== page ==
Frank & Lola, 2016.
Directed by Matthew Ross
Starring Michael Shannon, Imogen Poots, Justin Long, Rosanna Arquette and Michael Nyqvist.
Frank meets Lola when she walks into his restaurant and he cooks her a meal. The attraction is immediate, but when she reveals a secret from her past, doubts creep into his mind. Is this the relationship he thinks it is?
He’s one of the most magnetic of the current crop of actors, but Michael Shannon as a romantic lead? And sexy? The answer, surprisingly, is yes – and the opening scenes of Frank & Lola leave you in no doubt.
This, however, is not your conventional romance, more of a pale noir (but not Grey) thriller with a love affair at its core. So the location is the mean, neon-lit streets of Vegas, along with the less menacing ones of Paris, and the Imogen Poots is Lola to Shannon’s Frank.
Their affair, in the words of the song, is “too hot not to cool down”. He’s the more intense of the two and realises quickly that the younger Lola is the kind of girl who’s going to be hit on by other men, especially ones closer to her own age. The insecurities creep in, so does the jealousy, but he manages to keep them under control until she shows up one night, obviously upset. And out comes the confession that changes everything, the one about how she was raped by her mother’s boyfriend. From being obsessed with her, Frank is now consumed with thoughts of revenge and, when he gets the chance to carry it out, he finds himself slipping even further into jealousy and depravity.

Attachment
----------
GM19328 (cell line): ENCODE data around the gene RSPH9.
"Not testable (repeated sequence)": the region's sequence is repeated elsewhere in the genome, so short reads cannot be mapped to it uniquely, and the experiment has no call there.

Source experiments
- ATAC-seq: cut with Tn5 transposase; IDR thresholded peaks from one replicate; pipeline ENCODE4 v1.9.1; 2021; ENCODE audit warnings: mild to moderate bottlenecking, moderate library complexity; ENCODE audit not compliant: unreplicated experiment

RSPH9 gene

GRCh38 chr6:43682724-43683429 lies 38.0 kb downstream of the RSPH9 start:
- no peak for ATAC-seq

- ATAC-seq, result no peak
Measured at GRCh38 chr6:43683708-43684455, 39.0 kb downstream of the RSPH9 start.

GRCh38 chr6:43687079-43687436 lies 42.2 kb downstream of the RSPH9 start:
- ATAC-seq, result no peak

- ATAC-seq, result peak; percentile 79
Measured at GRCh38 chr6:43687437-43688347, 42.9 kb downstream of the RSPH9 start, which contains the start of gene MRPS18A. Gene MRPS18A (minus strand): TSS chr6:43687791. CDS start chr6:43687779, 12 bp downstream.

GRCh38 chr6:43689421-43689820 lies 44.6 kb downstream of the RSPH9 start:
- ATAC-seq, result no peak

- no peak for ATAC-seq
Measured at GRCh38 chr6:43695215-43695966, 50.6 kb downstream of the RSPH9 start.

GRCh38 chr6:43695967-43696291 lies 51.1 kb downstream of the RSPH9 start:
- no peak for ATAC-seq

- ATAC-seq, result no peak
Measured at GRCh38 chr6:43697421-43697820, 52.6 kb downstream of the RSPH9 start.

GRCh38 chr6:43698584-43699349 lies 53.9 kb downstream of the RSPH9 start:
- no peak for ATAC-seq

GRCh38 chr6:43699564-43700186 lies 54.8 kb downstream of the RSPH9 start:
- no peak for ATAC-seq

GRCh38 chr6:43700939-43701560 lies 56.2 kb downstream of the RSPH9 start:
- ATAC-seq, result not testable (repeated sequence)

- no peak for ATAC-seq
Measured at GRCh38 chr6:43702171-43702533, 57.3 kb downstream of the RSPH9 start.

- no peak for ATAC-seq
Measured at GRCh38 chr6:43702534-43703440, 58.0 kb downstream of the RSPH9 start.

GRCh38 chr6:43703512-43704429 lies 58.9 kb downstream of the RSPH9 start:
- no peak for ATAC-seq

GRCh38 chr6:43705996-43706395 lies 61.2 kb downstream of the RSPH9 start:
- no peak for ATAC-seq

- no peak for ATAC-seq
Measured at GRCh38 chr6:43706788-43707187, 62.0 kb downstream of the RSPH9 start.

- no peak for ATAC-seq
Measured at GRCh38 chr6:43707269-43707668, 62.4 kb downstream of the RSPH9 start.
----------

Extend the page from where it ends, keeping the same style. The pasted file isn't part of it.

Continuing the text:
Frank has another problem. He’s trusting to a fault, which means he believes everything he’s told. It never occurs to him that there may be more to Lola’s story: they’re in love, so why wouldn’t she tell him the truth? And when he’s told another version, he swallows that whole as well. It’s no wonder he’s confused and it’s only towards the end that he shows any signs of having learnt from his experience.
Despite the title, this is more his story than hers. Lola is more of a catalyst, sparking off the events that lead Frank on a journey of self-discovery, where he doesn’t just find out about himself, but also what he’s capable of. He learns more about her as well, and still wants her, but that desire becomes increasingly secondary.
As a noir, Frank & Lola doesn’t rely as heavily on the genre’s tropes as, say, last week’s City of Tiny Lights. There’s the night-time settings and shadowy corners in both Vegas and Paris, the beautiful woman with a secret and, inevitably, the intensity that goes with having Shannon on the screen. But there’s precious little of the usual hard-boiled dialogue and, even though it also positions itself as a thriller, there’s little in the way of thrills or good old-fashioned danger and the tone is decidedly downbeat.
Nor is it especially romantic – but this isn’t a film that’s about love, rather obsession and sex – but it does keep a firm hold on your attention. Much of that is down to the central performances, Shannon in particular, who brings all his customary presence to the screen, but this time couples it with a vulnerability that isn’t usually such a feature of his repertoire. Poots brings a dishevelled sexiness to the screen that makes her irresistible. Between them, they securely anchor the film.
It’s not a classic of any genre – thriller, noir or romance – but, thanks to its leading couple, Frank & Lola offers enough to make it an intriguing, if not wholly satisfying, watch.
Flickering Myth Rating – Film: ★ ★ / Movie: ★ ★ ★